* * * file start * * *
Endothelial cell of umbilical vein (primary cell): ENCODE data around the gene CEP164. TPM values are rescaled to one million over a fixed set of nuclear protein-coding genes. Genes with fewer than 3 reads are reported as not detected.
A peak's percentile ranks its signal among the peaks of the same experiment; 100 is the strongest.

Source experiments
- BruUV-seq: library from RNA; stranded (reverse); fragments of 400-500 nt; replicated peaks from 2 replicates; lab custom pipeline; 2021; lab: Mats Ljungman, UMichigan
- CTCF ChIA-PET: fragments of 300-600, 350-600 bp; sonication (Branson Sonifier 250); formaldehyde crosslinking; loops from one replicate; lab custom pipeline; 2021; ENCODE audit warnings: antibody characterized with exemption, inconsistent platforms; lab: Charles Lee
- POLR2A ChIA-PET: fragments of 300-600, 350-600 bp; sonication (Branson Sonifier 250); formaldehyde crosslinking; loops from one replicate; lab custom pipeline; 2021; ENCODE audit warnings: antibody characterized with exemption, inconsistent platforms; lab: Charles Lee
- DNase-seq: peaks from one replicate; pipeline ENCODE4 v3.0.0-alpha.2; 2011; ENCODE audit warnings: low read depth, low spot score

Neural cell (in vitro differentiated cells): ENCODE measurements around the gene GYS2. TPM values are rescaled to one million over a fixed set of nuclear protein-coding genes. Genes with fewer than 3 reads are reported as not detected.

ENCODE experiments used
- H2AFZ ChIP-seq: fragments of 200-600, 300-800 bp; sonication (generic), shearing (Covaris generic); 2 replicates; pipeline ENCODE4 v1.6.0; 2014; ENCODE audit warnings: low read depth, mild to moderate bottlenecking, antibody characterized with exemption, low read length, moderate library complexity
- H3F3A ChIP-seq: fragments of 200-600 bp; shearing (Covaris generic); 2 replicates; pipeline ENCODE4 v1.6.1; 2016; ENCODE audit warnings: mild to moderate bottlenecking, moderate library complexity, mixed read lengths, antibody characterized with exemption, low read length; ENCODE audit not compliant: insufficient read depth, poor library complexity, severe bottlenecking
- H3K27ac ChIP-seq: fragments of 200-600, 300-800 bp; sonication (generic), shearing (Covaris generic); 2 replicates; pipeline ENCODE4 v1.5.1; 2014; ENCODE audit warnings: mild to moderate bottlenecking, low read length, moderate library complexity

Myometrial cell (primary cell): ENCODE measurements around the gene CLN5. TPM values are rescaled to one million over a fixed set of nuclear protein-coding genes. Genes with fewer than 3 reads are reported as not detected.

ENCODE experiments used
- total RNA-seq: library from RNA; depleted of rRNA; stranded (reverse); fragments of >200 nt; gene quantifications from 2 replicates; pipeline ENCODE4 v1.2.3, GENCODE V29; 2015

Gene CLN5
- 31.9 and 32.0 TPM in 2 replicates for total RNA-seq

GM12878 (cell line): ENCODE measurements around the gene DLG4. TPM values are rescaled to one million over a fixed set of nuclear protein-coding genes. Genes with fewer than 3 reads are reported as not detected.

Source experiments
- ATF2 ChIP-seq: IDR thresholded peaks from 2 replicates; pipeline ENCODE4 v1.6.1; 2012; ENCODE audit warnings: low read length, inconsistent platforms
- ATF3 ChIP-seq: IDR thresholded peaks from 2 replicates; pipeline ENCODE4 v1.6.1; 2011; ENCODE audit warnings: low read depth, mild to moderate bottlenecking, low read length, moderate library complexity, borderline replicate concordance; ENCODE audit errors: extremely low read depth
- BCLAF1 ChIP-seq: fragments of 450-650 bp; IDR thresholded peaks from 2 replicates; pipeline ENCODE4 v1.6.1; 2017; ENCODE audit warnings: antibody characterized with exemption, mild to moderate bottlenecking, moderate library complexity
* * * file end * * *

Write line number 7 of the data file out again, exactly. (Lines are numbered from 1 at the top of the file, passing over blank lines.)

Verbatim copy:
- DNase-seq: peaks from one replicate; pipeline ENCODE4 v3.0.0-alpha.2; 2011; ENCODE audit warnings: low read depth, low spot score